Personally, I got a baby bullet. Mine was given to me by a very much loved sister in law. However, if I had paid for it myself it would have been $60. The steamer, which isn’t an absolute must but I’m sure would be nice (I don’t have one), is $30.
Ice cube trays, which are great for freezing baby food because they’re approximately 1 oz each and pop out easily, are about $3-5 for 2 trays. *RANDOM TIP* Just get the regular ice trays. They pop out just as easily as ice. You do not have to waste your money on silicone if you don’t want to. Personally, I like the regular ice trays better anyway because they’re easier to get out of them. Also, I HATED the Munckin brand ice trays. HATE, HATE, HATE! I couldn’t get them to pop out because they were too stiff. Take it from me and don’t waste your money. After research (after of course I wasted $8 for a set of two) I found that I wasn’t the only one who had that problem. I’m not a Munchkin brand hater, just a Munckin brand ice tray hater. As a matter of fact, I love Munchkin. I was very disappointed.
I store my frozen food in off-brand zip-lock bags. They cost $1-2 a box so in 6 months I MIGHT spend $10 on them because I will be reusing them. *RANDOM TIP* To get sharpie writing off of freezer bags, mark over it with a sharpie and wipe clean. That’s right! Sharpie gets Sharpie off of a bag. :) It gets the ink wet again making it easy to wipe clean. I will only be removing the date and just storing the same foods in them.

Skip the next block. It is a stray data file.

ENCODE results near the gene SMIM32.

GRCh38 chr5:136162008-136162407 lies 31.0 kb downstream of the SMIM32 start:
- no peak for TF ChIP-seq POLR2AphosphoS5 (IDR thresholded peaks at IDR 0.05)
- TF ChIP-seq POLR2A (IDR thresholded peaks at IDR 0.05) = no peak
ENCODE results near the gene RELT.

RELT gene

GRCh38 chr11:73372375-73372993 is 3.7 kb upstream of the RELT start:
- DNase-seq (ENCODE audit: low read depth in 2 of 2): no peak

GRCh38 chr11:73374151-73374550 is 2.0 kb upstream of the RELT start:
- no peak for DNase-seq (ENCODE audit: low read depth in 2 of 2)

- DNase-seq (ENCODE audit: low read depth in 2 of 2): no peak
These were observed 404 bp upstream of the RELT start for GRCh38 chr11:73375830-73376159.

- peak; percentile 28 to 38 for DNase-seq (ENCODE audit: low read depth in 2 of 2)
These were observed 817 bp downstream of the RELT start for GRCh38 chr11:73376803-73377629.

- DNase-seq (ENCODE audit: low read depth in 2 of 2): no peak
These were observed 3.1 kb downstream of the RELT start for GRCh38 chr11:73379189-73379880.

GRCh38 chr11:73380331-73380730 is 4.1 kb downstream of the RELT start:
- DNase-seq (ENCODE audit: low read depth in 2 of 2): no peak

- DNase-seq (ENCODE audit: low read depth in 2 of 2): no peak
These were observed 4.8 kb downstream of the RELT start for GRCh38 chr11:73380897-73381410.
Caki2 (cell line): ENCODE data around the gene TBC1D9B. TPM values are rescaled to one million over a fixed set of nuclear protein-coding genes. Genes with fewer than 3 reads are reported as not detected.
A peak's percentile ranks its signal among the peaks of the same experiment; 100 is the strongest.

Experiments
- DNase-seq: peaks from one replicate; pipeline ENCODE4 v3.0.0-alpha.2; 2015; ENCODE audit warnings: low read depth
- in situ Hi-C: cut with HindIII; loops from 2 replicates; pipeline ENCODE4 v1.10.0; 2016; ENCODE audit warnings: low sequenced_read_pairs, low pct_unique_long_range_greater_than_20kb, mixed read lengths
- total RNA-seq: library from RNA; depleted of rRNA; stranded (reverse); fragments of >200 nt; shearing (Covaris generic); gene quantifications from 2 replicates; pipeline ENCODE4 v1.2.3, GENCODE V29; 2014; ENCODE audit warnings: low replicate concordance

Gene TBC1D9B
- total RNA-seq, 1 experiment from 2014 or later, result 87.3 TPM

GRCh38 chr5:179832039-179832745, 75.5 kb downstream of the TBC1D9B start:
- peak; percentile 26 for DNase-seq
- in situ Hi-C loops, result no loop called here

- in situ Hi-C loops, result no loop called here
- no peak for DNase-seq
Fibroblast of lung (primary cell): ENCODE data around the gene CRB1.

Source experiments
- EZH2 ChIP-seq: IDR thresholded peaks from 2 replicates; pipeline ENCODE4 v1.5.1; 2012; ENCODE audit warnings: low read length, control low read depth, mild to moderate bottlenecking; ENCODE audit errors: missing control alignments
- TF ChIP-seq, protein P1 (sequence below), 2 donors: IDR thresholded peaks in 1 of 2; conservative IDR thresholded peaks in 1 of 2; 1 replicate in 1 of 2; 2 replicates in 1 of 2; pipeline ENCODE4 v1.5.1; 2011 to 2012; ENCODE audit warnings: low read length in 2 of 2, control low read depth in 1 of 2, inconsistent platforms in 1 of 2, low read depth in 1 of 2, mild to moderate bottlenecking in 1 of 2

So, even if you were to buy the Baby Bullet starter kit, Baby Bullet Steamer, freezer trays, baggies, and sharpie, you will only be spending a little over $100. As I said, the steamer isn’t a must so that would save another $30 if you didn’t get it. Sometimes I wish I had it though because it’s so compact (and cute!) However, it’s really only big enough for maybe 4-6 oz of food, so if you’re doing bulk cooking, it’s kind of a waste of time anyway. If you plan on spending the extra time and making your baby’s food every day (or every 3 days since you can keep it refrigerated for up to 3 days) then this would be a perfect addition.
So that’s my rundown on saving with baby food. And let’s face it, saving isn’t the only reasons to switch to making your own baby food.
- It’s fresher.
- It tastes better. I’ve tasted jar food and homemade food. Jar food most of the time tastes like crap in my opinion. Homemade carrot baby food tastes like carrots because that’s all it is (and a little water). As a matter of fact, I have to keep myself from eating his sweet potatoes, apples, and bananas. :) It smells SO GOOD even frozen!
- You know what’s going into your baby’s food.
- You have more options to choose from. How often do you find avocados in a jar? I’m sure it’s out there but I’ve never seen it, and they’re VERY healthy for your baby. Baby doesn’t like avocados? Try it with carrots, peas, green beans, bananas, apples, squash, or zucchini… you have those choices!
- You can freeze it in 1 oz cubes but the smallest jar you can get that I know of is 2.5 oz.
- It’s more environmentally safe (in 6 months you will throw away anywhere around 500-700 jars!)
- It is quick and easy. I know it’s easier to just open up a jar, but trust me if you do it in bulk it’s really not that time consuming or hard.
- It’s fun! I think it’s therapeutic and exciting knowing that I am making something yummy and nutritious for my baby. I look forward to it and it’s almost become another addiction for me.
I hope you have enjoyed this blog and that it has been informative and helpful. Of course, as always, consult your pediatrician and all that jazz. :)